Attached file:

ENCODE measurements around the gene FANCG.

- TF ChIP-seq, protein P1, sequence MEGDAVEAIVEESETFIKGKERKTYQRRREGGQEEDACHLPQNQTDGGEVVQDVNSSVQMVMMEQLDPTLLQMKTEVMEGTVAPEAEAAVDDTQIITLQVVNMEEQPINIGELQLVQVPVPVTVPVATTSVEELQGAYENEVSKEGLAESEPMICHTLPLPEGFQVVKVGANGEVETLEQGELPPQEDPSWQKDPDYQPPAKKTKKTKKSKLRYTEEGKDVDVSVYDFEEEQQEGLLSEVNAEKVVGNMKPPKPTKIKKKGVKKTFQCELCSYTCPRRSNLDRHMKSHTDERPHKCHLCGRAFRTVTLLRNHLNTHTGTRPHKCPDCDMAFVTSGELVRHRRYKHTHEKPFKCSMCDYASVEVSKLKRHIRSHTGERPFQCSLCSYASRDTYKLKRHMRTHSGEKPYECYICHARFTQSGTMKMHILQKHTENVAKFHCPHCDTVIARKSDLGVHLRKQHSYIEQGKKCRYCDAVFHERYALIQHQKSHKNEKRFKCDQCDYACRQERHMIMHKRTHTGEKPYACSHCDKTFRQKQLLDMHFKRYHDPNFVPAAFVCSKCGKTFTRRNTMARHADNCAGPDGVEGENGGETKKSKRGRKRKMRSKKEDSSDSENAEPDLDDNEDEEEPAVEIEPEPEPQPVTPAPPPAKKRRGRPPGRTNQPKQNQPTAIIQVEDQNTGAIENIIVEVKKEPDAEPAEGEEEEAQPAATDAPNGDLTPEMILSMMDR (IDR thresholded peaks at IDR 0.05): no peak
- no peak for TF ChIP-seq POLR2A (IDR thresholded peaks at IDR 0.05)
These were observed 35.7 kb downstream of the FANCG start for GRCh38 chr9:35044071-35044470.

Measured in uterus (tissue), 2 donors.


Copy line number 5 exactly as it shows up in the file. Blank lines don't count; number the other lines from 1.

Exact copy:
Measured in uterus (tissue), 2 donors.